The ACA has a provision that expressly lays out the consequences to states of not operating their own exchanges. . . . That provision is entitled “Failure to establish Exchange or implement requirements,” and it spells out what happens if states do not operate their own exchanges. The penalty the challengers would foist on the states—the loss of the subsidies and drastic consequences that would go with it—does not appear there, where it should appear if it existed.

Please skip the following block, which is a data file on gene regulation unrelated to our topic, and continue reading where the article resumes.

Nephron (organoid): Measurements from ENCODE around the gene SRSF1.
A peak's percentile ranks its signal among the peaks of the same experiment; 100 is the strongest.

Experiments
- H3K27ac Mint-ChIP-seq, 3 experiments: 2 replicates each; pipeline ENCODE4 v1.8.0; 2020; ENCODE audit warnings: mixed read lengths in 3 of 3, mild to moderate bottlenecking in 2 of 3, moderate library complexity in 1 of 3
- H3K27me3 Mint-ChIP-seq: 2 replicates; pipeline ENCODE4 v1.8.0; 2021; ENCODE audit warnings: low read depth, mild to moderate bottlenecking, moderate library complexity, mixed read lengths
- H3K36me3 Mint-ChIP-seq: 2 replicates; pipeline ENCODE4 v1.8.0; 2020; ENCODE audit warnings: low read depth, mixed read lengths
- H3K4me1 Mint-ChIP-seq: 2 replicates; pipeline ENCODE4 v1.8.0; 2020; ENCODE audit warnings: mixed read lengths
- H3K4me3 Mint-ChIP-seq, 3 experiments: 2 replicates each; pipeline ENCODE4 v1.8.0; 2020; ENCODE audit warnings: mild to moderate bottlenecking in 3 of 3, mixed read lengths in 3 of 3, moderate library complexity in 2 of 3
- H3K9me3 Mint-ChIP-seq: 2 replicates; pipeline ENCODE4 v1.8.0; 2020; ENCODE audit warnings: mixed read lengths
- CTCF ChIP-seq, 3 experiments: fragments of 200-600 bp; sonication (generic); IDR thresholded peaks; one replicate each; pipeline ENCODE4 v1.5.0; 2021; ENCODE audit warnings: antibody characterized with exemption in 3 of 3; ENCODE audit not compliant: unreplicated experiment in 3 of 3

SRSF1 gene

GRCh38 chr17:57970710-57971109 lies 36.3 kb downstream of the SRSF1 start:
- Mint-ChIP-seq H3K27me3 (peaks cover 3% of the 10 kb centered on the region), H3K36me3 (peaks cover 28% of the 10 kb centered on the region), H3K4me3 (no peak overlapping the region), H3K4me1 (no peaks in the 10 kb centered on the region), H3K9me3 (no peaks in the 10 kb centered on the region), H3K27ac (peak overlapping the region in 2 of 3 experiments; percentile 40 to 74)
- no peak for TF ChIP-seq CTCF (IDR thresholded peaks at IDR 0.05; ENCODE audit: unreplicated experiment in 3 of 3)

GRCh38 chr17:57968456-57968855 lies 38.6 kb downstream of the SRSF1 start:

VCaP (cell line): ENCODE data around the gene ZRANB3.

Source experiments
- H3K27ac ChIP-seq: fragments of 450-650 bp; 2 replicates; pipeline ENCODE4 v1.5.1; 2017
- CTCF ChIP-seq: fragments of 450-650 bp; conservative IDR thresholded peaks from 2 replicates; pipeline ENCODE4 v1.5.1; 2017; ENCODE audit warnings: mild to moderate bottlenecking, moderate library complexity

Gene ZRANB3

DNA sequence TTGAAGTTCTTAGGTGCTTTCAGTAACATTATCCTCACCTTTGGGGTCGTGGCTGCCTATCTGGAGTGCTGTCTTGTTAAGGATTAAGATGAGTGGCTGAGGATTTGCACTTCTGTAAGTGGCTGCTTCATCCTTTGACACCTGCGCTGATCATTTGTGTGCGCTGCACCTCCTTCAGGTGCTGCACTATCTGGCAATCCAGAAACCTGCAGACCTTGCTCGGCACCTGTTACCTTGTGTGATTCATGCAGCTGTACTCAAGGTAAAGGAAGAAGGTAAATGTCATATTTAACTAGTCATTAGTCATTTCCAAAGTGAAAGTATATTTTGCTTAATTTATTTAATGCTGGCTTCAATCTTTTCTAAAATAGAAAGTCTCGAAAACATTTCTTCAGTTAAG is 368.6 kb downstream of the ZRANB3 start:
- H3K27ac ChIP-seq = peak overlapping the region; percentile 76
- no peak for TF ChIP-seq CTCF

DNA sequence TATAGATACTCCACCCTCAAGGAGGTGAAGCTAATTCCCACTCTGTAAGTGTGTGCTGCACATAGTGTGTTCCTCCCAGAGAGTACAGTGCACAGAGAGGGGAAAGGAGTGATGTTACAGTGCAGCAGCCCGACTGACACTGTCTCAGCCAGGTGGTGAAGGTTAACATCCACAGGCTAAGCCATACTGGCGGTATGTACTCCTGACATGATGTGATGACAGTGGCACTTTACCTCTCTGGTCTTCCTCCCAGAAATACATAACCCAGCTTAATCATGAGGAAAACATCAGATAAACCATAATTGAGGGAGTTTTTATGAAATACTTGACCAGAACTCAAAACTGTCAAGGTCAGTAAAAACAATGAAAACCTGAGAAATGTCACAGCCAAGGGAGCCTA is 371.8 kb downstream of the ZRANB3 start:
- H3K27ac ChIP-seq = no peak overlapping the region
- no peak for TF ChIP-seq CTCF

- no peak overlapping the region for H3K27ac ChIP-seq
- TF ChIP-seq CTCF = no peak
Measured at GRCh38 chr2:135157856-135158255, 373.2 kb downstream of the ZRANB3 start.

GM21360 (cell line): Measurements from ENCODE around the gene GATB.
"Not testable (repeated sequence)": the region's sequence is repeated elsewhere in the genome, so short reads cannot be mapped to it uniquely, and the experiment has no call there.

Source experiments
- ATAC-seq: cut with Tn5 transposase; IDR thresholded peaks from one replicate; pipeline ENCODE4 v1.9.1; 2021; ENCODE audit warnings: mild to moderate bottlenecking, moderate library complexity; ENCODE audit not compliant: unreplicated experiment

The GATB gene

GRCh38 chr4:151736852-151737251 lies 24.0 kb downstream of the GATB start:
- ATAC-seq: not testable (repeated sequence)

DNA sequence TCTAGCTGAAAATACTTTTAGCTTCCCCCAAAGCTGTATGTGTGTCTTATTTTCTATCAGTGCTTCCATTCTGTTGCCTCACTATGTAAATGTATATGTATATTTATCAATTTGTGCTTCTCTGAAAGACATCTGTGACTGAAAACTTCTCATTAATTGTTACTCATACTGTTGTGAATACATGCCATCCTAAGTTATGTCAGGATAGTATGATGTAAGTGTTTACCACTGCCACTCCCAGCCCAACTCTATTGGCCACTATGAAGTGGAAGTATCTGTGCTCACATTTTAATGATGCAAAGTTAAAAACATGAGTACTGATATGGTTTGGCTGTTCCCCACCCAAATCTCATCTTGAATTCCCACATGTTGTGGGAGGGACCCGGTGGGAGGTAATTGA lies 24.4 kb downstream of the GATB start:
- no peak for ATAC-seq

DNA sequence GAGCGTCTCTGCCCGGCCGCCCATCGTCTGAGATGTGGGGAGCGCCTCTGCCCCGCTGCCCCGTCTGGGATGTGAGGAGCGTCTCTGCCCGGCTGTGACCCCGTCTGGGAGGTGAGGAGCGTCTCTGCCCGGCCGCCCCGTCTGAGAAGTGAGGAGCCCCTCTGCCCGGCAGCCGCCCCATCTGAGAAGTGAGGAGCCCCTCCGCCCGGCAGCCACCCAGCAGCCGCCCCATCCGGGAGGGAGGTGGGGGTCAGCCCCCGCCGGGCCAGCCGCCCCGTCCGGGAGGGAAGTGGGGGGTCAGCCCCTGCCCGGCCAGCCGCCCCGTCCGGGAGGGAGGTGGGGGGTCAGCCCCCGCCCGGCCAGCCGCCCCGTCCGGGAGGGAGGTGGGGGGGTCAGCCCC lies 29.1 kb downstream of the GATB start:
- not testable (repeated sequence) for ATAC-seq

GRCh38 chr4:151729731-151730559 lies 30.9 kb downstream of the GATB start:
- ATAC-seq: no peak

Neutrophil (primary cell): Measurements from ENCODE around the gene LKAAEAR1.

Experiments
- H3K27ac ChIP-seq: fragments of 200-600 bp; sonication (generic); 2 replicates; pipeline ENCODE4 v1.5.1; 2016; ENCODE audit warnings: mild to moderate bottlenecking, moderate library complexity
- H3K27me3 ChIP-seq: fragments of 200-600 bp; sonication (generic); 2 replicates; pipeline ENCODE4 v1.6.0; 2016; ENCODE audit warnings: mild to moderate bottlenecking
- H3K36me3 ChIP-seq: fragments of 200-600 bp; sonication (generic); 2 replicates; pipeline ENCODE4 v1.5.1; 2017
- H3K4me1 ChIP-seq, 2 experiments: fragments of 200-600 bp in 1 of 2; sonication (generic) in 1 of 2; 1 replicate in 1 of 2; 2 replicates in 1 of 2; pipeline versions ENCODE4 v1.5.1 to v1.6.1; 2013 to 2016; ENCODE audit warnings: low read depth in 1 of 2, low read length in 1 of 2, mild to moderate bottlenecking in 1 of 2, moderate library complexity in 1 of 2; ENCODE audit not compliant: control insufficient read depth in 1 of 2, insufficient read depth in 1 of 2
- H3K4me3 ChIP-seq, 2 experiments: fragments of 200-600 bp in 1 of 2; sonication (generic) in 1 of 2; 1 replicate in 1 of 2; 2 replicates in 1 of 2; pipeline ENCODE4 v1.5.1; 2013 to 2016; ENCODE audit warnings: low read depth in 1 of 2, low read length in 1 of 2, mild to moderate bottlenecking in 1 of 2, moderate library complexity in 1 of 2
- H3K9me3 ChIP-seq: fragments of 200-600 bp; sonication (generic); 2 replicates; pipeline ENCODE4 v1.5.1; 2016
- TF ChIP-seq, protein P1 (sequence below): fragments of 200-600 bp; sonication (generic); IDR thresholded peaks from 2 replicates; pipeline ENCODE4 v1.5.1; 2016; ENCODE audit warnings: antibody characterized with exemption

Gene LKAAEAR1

Randy Barnett pointed out analogously in our 2010 Weekend Interview that the ACA also has a provision that lays out all of its changes to tax policy—except, as it turns out, one. Lawmakers “failed to include the penalty” for noncompliance with the individual mandate. “They didn’t even think of it as a source of revenue.”
The point came up in NFIB v. Sebelius, but the chief justice and the majority ignored it entirely. “The nail in the coffin is that the mandate and penalty are located in Title I of the Act, its operative core, rather than where a tax would be found—in Title IX, containing the Act’s ‘Revenue Provisions,’ ” asserted the dissent, which commanded four votes. That and a dollar will buy you a cup of coffin—uh, coffee.
Make That 5.03125